Cataclysm hit, and along the way, my boyfriend and I broke up and I married my current husband. I joined a new (to me) guild, leveled my main up to max, and ran heroics. LFR came out and I dipped my toe in. And then another new guildie told me his other guild was running 10 man Dragon Soul and could use another dps. I ran with them a few times, and I was hooked. I never actually finished Dragon Soul on any strength besides LFR (though obviously I’m farming it now), but I knew I loved raiding.
Pandaria, unfortunately, brought some life changes for me. My computer could no longer handle WoW graphics, plus for a while I didn’t have a really great Internet connection. I bought the xpac and leveled my main, but it was after SoO dropped before I really got back into things. With the encouragement of my guild, plus a new computer, I geared up and started flex raiding. Right around that time, my husband also started playing, and once he was max level we wanted to raid together.
My guild didn’t have a place for us on the main team (although I eventually downed Garrosh with them), but the other guild I’d raided with before had a spot, so I split my time between the two. Due to the lockout system in place at the time, this ended up causing me quite a bit of stress, but I made it work. My guild ended up downing Garrosh, with me on the team, less than a half hour before the WoD prepatch hit, and I got my wolf mount. I was really proud, but at the same time I felt like I wasn’t really good enough.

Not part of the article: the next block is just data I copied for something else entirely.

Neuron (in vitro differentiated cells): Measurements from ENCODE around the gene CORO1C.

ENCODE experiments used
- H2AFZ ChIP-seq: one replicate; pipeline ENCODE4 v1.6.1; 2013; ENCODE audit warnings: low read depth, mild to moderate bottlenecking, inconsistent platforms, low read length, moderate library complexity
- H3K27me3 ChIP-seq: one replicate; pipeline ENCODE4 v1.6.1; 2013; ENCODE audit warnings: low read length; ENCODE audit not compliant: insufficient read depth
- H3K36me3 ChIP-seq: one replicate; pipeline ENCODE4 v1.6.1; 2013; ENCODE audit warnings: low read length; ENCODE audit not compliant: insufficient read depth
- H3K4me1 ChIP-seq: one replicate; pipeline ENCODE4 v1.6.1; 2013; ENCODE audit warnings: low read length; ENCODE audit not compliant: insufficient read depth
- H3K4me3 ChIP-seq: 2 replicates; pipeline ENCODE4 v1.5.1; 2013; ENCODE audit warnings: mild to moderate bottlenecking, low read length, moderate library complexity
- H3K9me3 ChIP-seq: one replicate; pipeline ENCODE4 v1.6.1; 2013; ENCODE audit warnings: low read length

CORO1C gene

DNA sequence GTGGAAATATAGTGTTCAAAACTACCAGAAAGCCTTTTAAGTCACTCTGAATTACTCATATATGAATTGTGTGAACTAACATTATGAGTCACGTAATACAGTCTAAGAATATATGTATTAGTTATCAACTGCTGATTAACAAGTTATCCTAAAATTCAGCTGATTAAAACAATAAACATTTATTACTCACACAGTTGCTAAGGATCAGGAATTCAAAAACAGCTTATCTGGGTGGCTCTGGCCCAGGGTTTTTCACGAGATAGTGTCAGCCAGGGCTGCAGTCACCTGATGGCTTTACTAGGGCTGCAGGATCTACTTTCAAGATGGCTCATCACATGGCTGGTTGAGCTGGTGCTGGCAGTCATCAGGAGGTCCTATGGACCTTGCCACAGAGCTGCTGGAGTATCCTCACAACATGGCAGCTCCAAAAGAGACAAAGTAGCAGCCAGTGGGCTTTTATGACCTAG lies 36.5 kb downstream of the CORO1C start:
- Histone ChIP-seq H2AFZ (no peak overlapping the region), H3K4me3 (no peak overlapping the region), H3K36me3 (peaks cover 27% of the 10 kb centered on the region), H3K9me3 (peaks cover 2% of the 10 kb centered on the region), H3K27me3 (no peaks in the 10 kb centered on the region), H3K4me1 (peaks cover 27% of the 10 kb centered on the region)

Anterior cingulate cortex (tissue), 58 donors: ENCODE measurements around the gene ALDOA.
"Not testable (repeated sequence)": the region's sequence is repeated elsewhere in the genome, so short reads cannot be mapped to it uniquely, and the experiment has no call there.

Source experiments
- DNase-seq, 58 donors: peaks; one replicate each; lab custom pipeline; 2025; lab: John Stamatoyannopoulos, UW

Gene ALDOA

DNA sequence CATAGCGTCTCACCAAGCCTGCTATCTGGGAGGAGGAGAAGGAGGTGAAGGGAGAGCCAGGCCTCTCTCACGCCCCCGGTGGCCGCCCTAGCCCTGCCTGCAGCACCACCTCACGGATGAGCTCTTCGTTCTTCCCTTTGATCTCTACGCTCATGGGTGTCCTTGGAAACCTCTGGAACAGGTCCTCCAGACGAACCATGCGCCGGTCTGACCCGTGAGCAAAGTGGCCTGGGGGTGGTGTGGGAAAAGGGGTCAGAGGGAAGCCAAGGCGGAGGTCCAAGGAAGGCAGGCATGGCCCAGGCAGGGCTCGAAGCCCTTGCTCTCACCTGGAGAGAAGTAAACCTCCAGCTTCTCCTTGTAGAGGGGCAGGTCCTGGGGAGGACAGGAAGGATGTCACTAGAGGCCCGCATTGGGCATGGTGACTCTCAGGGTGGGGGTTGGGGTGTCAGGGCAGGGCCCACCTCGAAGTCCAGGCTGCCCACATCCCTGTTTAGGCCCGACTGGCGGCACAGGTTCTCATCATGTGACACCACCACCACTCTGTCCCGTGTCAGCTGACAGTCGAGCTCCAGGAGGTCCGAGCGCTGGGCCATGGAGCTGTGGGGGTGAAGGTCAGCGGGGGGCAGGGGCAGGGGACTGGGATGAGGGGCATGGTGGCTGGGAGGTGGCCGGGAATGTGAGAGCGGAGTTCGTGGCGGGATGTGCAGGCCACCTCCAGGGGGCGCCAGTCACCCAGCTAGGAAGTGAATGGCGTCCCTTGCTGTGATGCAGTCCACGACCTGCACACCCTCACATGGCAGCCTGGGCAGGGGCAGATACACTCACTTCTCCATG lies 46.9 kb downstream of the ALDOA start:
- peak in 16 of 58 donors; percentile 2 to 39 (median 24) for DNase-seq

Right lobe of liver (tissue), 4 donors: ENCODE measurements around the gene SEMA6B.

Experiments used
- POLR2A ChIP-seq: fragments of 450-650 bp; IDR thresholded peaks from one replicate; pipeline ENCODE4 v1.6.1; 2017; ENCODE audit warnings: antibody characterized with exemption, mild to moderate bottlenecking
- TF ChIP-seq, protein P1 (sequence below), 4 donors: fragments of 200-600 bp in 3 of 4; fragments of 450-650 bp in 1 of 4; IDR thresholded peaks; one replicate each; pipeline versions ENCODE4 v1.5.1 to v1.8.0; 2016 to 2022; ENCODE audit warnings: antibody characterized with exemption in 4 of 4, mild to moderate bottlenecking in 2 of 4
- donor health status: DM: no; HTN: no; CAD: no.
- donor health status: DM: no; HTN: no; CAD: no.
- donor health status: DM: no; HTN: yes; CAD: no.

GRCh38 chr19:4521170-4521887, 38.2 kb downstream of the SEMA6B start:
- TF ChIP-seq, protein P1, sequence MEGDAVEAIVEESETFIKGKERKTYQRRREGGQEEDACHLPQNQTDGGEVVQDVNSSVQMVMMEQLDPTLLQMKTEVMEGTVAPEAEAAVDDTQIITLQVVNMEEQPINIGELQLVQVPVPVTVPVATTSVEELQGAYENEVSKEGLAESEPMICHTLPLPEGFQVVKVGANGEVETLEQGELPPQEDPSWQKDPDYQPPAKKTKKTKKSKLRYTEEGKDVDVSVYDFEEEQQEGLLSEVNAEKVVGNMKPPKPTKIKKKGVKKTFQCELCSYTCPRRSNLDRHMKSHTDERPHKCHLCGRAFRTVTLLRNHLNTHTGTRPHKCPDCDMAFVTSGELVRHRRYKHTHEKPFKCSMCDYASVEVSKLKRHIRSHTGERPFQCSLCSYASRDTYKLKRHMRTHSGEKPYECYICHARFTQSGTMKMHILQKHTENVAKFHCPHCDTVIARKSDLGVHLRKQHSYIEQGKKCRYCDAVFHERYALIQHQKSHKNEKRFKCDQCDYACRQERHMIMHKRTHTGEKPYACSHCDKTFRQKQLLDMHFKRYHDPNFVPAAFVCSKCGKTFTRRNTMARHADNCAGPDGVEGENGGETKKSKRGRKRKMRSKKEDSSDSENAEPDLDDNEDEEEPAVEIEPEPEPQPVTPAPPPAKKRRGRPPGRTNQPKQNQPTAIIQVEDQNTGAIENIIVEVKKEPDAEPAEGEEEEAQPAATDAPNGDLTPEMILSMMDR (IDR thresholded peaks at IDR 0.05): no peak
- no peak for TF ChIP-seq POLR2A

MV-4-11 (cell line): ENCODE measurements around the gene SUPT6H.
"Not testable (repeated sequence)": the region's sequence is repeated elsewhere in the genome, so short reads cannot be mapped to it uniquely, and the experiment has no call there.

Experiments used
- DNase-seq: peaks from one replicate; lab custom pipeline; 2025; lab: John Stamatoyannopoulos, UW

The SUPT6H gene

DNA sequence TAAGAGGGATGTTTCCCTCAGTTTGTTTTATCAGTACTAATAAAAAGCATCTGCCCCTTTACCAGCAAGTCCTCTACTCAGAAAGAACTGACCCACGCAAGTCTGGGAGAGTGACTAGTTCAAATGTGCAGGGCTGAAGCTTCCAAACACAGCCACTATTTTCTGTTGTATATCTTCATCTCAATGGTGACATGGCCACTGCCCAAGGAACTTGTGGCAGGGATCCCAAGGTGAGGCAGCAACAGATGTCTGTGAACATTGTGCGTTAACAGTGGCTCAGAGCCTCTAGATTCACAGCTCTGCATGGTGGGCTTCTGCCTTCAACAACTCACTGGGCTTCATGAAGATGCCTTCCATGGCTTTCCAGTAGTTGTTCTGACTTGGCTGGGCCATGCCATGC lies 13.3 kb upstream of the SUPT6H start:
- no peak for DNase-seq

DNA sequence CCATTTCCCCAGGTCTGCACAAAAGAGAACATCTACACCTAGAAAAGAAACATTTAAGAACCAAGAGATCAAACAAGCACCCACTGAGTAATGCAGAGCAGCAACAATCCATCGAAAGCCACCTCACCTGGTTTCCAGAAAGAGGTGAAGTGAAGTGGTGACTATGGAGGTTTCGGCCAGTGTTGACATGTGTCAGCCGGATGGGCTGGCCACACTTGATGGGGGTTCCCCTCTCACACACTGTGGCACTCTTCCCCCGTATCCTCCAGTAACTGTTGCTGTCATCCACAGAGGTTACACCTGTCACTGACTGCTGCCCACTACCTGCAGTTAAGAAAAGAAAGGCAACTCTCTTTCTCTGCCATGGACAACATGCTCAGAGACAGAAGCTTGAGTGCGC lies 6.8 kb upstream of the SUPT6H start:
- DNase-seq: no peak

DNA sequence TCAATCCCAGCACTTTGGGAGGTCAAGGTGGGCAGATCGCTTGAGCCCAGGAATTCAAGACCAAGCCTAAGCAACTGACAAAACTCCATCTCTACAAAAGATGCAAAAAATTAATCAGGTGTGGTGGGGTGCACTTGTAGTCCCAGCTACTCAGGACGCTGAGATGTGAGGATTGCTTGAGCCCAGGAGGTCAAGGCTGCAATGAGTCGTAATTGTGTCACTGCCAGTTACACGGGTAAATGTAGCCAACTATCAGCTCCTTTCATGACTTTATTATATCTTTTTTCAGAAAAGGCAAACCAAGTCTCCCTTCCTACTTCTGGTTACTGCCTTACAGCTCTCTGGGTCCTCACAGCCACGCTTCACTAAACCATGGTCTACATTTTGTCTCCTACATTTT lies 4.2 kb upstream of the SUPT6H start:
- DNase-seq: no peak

Early into WoD, my husband and I made the decision to leave the guild we were in and join the guild I’d been part time raiding with, and we’ve been really happy with them. Unfortunately, several core members have had RL aggro, and our progression has been a little slow, but I’m really happy to say that as of this writing we’re 11/13 Normal HFC. Last night we almost went to 12/13, so I’m confident we’ll be facing Archimonde soon.